They Might Be Giants
w/ Michael Leviton
Sat. April 29
$20, $23 (ages 16-21)
32 Ann St.
Talking to John Flansburgh, one-half of indie-smartie-pop-rock-polka-kitchen-sink band They Might Be Giants (TMBG), is a bit like trying to wrangle a bumblebee. He’s so quick, so eloquent, and so deliciously full in his answers that you let him continue talking until his second interview of the day beeps in and he issues a hurried goodbye. It would take the entire length of this article just to list all the CDs, EPs, Dial-A-Songs (we’ll get to that later), TV theme songs, podcasts, festivals, and other endeavors the Two Johns (Flansburgh and Linnell), who make up the core of TMBG, have embarked upon since the official beginning of the band in 1982. Let’s just let Flansburgh do the talking as he explains some of the finer points of being in America’s most “successfully obscure” band.
CITY PAPER: Were y’all surprised by the popularity of Gigantic
[the documentary film about TMBG that was released in 2002]?
John Flansburgh: To be perfectly honest, when someone starts doing a documentary film about you, I think it brings out the paranoid in almost anyone. You can’t help but think, ‘Is this going to be some kind of expose? Are they going to present me as, you know, my worst tendencies?’ I think both John and I were so relieved when we saw the film and realized that we were essentially the heroes of the film rather than the degenerate nuts that we are. What’s interesting about it is we don’t think of ourselves as being in the culture, really. We watch TV like everybody else and listen to the radio and I don’t really think about where what we do lands, who listens to it, or how it influences other people. I think the movie actually kind of opened our eyes to that, that we actually do have a place in the culture. Granted, it’s way over on the left, but it’s still part of the world. In general, we don’t really think of ourselves in terms of audience or music culture or anything like that.
CP: Was it strange watching the movie forthe first time?
JF: Yeah. I mean, I don’t even watch us when we’re on TV. I was happy with the way it came out. It’s on Sundance all the time now and all these documentary film places, so all these people who are into indie films suddenly know about us, which is really interesting, because those people have healthy curiosity. The strange thing about music culture and rock culture is, I feel like it really sort of separates people. It tells people that you can’t be part of a band’s audience if you’re not committed to this sensibility or this fashion or this outfit or whatever. For us, we’ve never been about that. We’re the band that you’re into along with the other bands you’re into.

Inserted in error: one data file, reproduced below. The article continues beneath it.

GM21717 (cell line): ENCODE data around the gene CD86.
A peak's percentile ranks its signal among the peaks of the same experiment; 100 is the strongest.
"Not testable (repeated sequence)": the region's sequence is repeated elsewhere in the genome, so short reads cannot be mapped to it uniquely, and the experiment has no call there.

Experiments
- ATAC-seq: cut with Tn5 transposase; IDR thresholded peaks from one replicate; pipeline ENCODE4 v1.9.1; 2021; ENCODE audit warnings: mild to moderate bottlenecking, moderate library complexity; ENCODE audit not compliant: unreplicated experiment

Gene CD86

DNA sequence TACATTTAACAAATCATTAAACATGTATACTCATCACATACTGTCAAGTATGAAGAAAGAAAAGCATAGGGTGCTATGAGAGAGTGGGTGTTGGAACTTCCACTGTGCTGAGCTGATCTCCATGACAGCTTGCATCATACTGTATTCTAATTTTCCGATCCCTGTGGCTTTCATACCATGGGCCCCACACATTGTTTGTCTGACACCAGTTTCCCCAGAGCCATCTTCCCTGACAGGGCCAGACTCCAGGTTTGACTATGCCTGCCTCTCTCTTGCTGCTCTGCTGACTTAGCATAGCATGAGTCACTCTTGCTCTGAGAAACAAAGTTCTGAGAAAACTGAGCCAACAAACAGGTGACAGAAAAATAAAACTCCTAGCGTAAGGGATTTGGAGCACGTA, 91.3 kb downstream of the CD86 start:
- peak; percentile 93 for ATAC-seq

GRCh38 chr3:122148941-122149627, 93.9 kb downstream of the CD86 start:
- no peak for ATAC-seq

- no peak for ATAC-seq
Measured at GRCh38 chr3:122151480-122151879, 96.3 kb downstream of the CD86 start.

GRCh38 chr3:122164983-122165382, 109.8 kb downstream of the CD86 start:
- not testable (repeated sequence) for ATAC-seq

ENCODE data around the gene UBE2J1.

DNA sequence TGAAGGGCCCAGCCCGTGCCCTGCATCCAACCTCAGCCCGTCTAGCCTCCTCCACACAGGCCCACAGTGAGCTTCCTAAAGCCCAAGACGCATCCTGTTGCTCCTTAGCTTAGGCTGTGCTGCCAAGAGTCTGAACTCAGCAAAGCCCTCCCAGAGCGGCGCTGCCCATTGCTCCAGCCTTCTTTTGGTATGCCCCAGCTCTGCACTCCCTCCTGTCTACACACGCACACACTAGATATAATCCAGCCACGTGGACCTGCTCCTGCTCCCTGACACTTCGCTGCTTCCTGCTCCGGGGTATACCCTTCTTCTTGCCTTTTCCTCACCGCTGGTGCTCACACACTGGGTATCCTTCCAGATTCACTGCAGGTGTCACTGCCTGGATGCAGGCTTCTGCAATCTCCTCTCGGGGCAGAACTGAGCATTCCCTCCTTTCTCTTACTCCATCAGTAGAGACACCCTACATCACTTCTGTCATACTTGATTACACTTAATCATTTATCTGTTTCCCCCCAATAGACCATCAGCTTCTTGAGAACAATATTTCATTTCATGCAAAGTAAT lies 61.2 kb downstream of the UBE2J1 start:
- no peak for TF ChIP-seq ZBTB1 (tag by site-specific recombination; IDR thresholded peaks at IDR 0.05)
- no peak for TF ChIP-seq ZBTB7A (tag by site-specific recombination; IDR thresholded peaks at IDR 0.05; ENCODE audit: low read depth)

CP: What are you working on now?
JF: We’re actually recording an album with the Dust Brothers. We just got back from L.A., where we were tracking with them. That’s a big long-term project. The … incredibly big news for us is that we’ve been creating this monthly podcast that has completely taken off. We suddenly have like a half-million subscribers, it’s this free thing that has kind of reawakened this enormous audience for us. It was such a shock when it happened, we just did it kind of as an experiment and posted it on iTunes, I put together a show and we instantly had hundreds of thousands of subscribers. We work at it pretty hard; it’s such a great outlet for us because it doesn’t really cost anything to make, but it also kind of gives us the opportunity to do everything we’ve ever dreamed of as songwriters.
CP: So do you think that you sort of started that whole podcasting thing with Dial-A-Song [the “alternative marketing strategy”/”readily available music-delivery system” that TMBG began in 1983 — the number is still active at (718) 387-6962]?
JF: We invented podcasting, [laughs] No. Well, you know, our life experience has been more changed by Dial-A-Song than I think we would have ever anticipated. It’s been this thing that has always piqued people’s interest more than we ever thought it would. We were just a local band trying to get people familiar with our songs before we played them, and this situation with the podcasting thing certainly runs parallel, because, you know, we’re really giving our songs away. We’re putting all this material on the podcast and a lot of times it’s brand new stuff that we finished that day. We’re very comfortable with that and I think that’s something we became comfortable doing because of Dial-A-Song.
CP: So the path that y’all’s career has taken…
JF: Meandering? [laughs]
CP: I think the New Yorker
mentioned “obscure success.” How do you feel about that?
JF: Well, as soon as you’re not just going for mainstream pop success as a band, you’re kind of automatically marginalized. The whole structure of the music business is really wrapped up in blockbuster hits and the next big thing. If you tell someone, ‘I’m banking on longevity,’ people just give you thousand-yard stares … it kind of behooves you to reinvent yourself as you go along, or make yourself accessible to an audience. A lot of effort that we do with the podcast is just to really keep our audience interested. We recognize that if we disappear for a couple of years, we’re not such fascinating fellows that people won’t forget about us. So we have a lot of creative energy, we write a lot of songs, and we want to get them into the world, and that’s probably been the thing that’s helped us the most — being free and easy about getting our songs out.